Leonie’s husband Michael is getting out of jail and she thinks it would be a great idea to meet him with their kids Jojo and Kayla, along with her fellow bartender (and drug addict) Misty. Her kids are being pretty much raised by Leonie’s parents Mam and Pop. Her in-laws won’t have anything to do with her, being that Big Joseph is, well, white and racist. Leonie’s story alternates with Jojo, a 13-year-old kid who is very protective of his little sister and has been insulated from the worst of Leonie’s life by his grandparents. The third voice in the story is Richie, a ghost from Pop’s past that is unable to leave the Earth. And there’s another ghost too – Leonie is having visions of her dead brother River, killed by her husband’s cousin. Everything they say about Sing, Unburied, Sing is true. The writing is just beautiful and it’s no coincidence that Bois Sauvage, the setting, is Ward’s Yoknapatawpha – Ward’s third novel is truly William Faulkner meets Toni Morrison.— Daniel Goldin
September 2017 Indie Next List
“Sing, Unburied, Sing is a dark and gorgeous song of love and heartbreak, haunting and tragic and disorienting in its timelessness. The Deepwater Horizon oil spill anchors Ward's tale to Mississippi today, which is almost indistinguishable from its notorious yesterday, a present and past (ironically) made more alive in the novel by ghosts and where everyone suffers from the cancers of buried sins. On Jojo's 13th birthday, while Mam is dying and Pop struggles to keep everyone safe, Leonie plans a road trip to the prison to pick up Michael, Jojo and baby Kayla's father. It's The Odyssey meets the Delta blues meets William Faulkner and Toni Morrison and some ineffable something that is Jesmyn Ward's own magic.”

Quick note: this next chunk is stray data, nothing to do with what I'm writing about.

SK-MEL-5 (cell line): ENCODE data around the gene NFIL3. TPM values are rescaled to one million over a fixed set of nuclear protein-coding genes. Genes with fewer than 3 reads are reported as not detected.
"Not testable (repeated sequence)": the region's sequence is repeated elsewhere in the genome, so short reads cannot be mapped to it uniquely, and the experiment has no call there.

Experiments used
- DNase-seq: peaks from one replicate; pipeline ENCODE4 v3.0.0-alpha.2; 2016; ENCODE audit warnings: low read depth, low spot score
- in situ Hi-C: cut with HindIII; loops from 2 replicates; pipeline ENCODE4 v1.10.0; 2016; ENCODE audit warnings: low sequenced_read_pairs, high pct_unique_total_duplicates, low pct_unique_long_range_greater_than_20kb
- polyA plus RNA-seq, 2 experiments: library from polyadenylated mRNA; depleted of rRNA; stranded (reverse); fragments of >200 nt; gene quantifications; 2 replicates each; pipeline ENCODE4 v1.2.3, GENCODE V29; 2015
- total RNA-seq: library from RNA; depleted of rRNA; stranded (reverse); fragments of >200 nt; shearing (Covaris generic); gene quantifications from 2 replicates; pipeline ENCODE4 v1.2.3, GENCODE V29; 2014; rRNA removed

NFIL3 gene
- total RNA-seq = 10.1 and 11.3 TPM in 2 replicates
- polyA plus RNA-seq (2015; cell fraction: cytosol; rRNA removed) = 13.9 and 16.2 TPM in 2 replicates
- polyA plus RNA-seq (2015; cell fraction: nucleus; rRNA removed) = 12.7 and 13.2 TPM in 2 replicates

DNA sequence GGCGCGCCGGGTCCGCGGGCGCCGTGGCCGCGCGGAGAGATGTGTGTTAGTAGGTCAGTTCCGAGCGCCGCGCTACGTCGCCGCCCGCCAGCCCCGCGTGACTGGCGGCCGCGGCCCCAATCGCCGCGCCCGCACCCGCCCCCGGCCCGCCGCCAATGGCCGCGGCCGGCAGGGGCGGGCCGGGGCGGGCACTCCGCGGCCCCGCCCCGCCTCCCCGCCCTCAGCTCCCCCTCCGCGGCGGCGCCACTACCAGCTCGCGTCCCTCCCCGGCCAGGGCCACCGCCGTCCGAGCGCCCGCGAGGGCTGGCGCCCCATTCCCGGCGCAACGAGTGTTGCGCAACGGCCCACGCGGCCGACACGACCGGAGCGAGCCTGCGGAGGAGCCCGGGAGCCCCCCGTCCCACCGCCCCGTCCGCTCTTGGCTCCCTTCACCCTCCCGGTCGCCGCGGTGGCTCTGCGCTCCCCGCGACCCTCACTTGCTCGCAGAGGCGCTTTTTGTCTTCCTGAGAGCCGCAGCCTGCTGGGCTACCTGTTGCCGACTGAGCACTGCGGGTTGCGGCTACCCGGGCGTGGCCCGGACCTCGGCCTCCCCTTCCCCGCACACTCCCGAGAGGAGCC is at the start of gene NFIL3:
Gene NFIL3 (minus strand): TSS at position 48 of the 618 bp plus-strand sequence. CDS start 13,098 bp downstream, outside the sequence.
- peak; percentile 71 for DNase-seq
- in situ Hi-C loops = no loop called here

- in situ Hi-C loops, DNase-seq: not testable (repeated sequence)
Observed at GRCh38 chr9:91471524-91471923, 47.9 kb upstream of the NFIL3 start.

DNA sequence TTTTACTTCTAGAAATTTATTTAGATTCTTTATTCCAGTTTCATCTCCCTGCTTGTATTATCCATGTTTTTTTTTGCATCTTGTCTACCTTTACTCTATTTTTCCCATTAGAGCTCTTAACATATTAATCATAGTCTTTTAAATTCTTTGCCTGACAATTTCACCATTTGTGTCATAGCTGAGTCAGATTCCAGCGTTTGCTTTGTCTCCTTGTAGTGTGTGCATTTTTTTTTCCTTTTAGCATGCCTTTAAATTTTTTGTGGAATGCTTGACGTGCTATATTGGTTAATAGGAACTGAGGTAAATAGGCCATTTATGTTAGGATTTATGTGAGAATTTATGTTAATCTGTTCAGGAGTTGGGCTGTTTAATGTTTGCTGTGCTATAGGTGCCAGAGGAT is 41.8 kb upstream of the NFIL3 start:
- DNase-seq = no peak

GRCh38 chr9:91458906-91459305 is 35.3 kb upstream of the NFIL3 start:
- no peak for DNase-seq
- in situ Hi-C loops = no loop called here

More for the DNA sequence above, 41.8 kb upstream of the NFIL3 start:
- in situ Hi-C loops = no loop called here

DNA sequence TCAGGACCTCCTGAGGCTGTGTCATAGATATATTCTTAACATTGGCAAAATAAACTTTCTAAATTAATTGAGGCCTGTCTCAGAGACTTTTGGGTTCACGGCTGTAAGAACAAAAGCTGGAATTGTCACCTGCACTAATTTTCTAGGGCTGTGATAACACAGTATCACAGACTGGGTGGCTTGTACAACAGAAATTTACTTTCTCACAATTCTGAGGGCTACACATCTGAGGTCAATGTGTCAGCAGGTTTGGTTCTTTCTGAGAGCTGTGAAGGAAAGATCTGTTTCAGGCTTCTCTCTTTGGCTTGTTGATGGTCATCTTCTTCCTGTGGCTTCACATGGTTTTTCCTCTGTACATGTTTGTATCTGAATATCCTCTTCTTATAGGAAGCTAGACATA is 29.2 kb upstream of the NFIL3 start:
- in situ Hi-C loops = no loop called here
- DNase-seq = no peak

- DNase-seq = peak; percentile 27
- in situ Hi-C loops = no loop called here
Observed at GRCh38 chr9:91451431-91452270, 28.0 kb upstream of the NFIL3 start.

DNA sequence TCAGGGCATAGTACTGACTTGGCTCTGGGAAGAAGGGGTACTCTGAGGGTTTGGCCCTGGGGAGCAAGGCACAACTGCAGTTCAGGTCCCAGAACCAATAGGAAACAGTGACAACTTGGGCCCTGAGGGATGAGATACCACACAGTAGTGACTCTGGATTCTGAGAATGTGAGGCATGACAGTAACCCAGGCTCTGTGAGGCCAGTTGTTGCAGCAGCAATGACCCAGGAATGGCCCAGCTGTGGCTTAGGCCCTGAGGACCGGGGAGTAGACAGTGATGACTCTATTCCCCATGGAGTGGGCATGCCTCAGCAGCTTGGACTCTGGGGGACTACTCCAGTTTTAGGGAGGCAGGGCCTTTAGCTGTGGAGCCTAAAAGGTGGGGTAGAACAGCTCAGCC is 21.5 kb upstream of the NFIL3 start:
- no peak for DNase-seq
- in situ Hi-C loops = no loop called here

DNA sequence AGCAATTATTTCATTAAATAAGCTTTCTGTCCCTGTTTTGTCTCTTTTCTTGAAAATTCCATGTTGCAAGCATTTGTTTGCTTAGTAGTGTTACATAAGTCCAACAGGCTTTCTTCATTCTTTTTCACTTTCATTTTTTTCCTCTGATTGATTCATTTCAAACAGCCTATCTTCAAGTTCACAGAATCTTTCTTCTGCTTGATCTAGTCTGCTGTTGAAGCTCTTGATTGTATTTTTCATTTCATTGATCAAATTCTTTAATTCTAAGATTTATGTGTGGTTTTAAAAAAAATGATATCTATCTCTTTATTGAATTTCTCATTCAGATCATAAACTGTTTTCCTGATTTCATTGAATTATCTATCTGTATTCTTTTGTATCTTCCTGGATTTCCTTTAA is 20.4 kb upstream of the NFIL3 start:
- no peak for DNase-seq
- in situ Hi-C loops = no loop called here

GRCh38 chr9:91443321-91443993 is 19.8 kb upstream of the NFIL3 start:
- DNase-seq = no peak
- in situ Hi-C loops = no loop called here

— Sara Hinckley (E), Hudson Booksellers, Marietta, GA
A searing and profound Southern odyssey by National Book Award winner Jesmyn Ward. In Jesmyn Ward's first novel since her National Book Award-winning Salvage the Bones, this singular American writer brings the archetypal road novel into rural twenty-first-century America. Drawing on Morrison and Faulkner, The Odyssey and the Old Testament, Ward gives us an epochal story, a journey through Mississippi's past and present that is both an intimate portrait of a family and an epic tale of hope and struggle. Ward is a major American writer, multiply awarded and universally lauded, and in Sing, Unburied, Sing she is at the height of her powers. Jojo and his toddler sister, Kayla, live with their grandparents, Mam and Pop, and the occasional presence of their drug-addicted mother, Leonie, on a farm on the Gulf Coast of Mississippi. Leonie is simultaneously tormented and comforted by visions of her dead brother, which only come to her when she's high; Mam is dying of cancer; and quiet, steady Pop tries to run the household and teach Jojo how to be a man. When the white father of Leonie's children is released from prison, she packs her kids and a friend into her car and sets out across the state for Parchman farm, the Mississippi State Penitentiary, on a journey rife with danger and promise. Sing, Unburied, Sing grapples with the ugly truths at the heart of the American story and the power, and limitations, of the bonds of family. Rich with Ward's distinctive, musical language, Sing, Unburied, Sing is a majestic new work and an essential contribution to American literature.